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26.1.03

Vandals Destroy, Deface Badlands Pictographs

Using charcoal, someone drew over several pictographs in Dry Canyon in the Badlands east of Bend, defacing about five and destroying at least one of the irreplaceable images.

"Within the canyon, the vandal or vandals built a fire pit that stretches about 4 feet across. The fire charred the sides and top of a hollowed rock that is about 6 feet tall.

"Someone used charcoal to write "truth," "light," and "healing" on the walls. The Taoist yin-yang symbol representing balance was also drawn. A vandal also used the charcoal to trace the outline of one pictograph.

- via WitchVox


This article focuses on the archaeological value of the pictographs, which is the value felt by both the government and the local Native American organization, which claims no cultural or spiritual connection to the art (political connection -- the use of the pictographs as an arena for contesting Native rights issues -- is not addressed and cannot be ruled out, though the apparent confluence of interests between the Natives and the government suggests that such conflict is not great at present). But Wren Walker, in her latest WitchVox column, takes a different approach -- the issue of damaging the sacred.

The question that immediately arises is, how do we know what is sacred and what is not? And how do we know what conduct is appropriate for a sacred place? As a cautionary tale, consider the role of rock art in Aboriginal Australian religion. For Aborigines it was often "painting" the verb, not "painting" the noun, that was sacred -- the significance was in the act of creating the picture, applying the paint to the rock, not in the finished form of the art. So in a sense the vandals here could have been more in the spirit of the original painters of the Dry Canyon pictographs than the government officials, stuck in their view of archaeological preservation value and "sacred means do not touch" concepts, are.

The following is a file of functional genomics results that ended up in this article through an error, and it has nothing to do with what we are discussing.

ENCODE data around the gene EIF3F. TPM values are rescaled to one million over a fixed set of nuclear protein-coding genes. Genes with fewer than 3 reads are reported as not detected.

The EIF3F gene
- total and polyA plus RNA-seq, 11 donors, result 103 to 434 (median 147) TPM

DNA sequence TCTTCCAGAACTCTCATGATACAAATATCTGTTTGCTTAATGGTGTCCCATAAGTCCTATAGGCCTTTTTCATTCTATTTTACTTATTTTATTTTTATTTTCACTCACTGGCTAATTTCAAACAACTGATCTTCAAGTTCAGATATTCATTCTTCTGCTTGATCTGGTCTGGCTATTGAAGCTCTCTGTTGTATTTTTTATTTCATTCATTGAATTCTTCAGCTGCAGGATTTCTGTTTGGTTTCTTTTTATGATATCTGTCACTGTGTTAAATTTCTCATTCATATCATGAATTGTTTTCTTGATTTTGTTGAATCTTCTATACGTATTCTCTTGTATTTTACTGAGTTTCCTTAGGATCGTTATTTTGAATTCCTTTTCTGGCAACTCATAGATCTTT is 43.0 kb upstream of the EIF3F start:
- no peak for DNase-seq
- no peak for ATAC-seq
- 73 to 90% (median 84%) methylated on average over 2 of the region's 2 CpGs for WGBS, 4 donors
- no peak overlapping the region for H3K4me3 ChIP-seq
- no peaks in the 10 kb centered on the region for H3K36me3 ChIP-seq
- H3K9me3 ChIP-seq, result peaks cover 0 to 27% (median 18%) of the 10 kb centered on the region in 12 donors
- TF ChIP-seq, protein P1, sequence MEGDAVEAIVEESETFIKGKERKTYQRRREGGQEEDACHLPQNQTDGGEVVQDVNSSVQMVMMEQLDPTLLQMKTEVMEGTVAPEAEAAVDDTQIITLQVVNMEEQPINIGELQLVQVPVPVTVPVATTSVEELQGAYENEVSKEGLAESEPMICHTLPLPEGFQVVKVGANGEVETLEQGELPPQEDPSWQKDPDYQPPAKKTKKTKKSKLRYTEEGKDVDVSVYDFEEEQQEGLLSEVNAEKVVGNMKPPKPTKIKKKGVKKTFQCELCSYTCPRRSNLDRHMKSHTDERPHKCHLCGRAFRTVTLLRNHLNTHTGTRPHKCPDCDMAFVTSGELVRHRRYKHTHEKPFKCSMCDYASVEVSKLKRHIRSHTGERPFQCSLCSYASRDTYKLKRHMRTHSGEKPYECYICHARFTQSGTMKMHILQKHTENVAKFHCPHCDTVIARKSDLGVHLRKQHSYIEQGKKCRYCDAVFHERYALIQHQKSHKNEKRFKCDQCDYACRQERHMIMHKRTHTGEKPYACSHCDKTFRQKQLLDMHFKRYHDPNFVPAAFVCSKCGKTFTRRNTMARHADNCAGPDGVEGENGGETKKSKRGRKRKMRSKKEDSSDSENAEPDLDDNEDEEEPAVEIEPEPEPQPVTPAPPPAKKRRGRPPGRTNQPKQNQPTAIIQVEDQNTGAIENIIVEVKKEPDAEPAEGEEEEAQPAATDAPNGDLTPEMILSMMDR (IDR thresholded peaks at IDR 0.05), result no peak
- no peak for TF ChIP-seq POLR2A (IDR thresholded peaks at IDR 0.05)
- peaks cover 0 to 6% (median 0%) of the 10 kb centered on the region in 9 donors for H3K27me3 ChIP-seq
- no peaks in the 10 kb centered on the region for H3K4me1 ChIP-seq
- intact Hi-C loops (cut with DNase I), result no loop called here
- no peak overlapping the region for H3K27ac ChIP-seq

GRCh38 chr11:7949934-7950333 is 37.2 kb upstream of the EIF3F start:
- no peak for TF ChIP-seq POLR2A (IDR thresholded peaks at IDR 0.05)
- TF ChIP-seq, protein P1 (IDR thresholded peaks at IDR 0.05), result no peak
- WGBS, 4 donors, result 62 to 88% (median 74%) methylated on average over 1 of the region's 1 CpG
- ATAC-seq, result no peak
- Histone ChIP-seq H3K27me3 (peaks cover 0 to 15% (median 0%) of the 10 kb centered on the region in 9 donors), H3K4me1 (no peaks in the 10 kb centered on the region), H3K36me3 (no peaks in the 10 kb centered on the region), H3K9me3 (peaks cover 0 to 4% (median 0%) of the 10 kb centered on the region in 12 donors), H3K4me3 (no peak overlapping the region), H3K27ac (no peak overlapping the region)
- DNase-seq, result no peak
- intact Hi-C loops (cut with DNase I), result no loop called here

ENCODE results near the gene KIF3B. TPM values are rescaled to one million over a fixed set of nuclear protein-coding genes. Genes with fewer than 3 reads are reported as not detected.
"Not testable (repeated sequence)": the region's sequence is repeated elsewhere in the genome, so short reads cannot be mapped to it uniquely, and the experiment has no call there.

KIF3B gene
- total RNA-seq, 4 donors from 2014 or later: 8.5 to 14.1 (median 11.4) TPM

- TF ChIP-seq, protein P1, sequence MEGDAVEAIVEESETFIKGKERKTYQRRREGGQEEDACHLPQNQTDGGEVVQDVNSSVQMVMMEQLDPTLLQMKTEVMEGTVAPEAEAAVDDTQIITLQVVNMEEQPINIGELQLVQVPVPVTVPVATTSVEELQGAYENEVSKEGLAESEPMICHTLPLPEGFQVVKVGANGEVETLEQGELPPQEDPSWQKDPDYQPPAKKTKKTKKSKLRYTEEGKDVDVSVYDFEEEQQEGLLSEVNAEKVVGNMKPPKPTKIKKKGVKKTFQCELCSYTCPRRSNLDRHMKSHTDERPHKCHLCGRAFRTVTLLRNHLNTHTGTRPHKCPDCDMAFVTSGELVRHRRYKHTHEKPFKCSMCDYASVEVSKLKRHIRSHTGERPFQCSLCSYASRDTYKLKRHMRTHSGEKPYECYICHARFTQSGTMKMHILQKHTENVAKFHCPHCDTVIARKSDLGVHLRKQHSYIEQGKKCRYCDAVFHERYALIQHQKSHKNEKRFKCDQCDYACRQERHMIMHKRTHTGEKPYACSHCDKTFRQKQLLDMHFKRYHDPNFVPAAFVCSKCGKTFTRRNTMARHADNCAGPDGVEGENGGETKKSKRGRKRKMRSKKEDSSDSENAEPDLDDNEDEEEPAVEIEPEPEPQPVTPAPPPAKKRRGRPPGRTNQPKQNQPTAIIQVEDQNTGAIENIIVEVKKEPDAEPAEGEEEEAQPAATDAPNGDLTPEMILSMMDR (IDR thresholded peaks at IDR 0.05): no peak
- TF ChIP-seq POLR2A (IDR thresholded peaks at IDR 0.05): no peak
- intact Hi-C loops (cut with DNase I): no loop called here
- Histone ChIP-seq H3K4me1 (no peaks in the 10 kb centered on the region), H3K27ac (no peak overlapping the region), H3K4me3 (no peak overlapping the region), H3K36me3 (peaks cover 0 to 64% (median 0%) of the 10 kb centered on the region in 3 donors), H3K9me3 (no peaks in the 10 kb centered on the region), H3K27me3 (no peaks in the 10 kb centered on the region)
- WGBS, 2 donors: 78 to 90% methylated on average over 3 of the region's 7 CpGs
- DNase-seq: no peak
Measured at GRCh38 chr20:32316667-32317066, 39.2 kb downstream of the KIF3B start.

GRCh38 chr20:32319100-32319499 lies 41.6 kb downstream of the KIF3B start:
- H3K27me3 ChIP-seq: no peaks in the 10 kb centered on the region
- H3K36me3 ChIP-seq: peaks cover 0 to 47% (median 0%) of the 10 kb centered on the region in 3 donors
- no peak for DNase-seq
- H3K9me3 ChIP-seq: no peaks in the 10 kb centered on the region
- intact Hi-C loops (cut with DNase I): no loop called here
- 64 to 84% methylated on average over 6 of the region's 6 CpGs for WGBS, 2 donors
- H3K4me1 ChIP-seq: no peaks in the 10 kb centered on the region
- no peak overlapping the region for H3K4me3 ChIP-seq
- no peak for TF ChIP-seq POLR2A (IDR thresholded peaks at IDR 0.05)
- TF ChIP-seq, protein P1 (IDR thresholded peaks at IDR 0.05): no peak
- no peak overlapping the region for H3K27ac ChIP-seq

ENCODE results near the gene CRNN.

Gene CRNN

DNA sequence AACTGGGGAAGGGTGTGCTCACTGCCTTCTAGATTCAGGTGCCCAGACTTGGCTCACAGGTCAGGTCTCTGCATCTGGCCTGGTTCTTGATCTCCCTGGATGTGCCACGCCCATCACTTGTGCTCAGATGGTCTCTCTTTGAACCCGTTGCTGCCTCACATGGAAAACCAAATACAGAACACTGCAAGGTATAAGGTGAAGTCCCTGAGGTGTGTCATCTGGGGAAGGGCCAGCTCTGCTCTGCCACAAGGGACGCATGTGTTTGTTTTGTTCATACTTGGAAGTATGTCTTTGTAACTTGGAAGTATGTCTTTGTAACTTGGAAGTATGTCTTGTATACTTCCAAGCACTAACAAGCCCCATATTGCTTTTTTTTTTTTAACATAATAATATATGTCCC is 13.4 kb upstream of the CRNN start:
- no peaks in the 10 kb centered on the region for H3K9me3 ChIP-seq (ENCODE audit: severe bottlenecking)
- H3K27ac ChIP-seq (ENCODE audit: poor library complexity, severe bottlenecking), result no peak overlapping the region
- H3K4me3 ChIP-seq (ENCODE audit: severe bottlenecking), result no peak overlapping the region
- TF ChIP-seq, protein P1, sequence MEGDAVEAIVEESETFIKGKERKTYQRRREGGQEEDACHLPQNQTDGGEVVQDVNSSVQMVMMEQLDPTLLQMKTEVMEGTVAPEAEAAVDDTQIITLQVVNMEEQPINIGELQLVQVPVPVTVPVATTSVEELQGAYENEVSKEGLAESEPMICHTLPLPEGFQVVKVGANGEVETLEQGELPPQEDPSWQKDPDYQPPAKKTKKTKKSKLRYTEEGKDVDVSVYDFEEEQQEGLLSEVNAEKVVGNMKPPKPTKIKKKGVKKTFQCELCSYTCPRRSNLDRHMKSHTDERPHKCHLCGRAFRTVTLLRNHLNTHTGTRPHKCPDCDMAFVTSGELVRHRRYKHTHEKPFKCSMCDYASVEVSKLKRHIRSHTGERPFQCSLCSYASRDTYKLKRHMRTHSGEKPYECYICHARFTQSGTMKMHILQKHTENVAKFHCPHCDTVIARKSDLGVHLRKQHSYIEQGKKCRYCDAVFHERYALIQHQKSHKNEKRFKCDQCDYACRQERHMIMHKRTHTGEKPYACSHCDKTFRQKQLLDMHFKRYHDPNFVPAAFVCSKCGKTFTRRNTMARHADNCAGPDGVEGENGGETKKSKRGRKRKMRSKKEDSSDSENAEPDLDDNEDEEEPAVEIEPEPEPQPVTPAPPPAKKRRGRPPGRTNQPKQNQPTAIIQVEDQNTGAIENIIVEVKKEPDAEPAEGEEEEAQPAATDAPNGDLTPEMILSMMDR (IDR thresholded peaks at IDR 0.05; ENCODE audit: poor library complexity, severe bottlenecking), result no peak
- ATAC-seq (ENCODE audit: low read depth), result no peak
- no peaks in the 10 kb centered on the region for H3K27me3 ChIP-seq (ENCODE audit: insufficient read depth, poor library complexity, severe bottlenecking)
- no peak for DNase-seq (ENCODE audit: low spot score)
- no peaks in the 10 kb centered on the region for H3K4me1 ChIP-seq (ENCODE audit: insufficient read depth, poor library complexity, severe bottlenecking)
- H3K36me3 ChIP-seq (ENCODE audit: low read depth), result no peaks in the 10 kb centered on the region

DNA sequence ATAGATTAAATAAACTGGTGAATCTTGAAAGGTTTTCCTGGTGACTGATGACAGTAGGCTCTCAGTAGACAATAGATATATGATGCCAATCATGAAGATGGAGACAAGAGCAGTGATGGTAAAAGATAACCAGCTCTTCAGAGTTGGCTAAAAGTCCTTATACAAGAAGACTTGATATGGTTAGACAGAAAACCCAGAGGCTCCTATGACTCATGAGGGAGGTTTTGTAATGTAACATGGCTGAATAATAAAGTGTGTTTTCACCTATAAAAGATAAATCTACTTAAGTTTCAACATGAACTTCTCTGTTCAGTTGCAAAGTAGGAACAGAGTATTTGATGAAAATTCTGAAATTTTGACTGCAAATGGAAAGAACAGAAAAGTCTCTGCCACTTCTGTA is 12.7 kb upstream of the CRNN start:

Wren's religion gives her an easy answer -- getting in touch with the spiritual power of the place. But for those of us who are not pagan, the issue is more difficult. I can't access the truth on a spiritual level, and secular methods like history and ethnography are often inconclusive, especially for older sites. More problematic, the long history of migration and cultural change experienced by humans calls into question the appropriateness of imagining that there is one eternal indigenous claim to defining a place, one culture able to define the sacredness of a place forever. (Though many native people have adopted this claim of ultimate indigenousness as a cultural and political strategy. This takes us into another discussion of situated truth-claims and feminist standpoint epistemology, which I'll leave for another day)

Finally, there is the question of where sacredness comes from. Wren treats it as an inherent property of a place or object, but my own more skeptical and existential view would say that sacredness is a quality attributed to a site. Just as archaeological value is based on what a site can do for people in teaching them about history, so sacredness is based on what a site can do for people religiously.

So does that mean that people like Wren are misguided in wanting to respect the sacred values of religions whose practicioners are long gone, and hence unable to derive benefit from their form of sacred value? Not precisely. Because Wren's belief in the importance of respecting indigenous sacrality makes her a valuer of those sacred values. This seems to be a quintessential postmodern issue, incorporating incommensurable paradigms that can be contested in the arena of power but never resolved by any objective standard.

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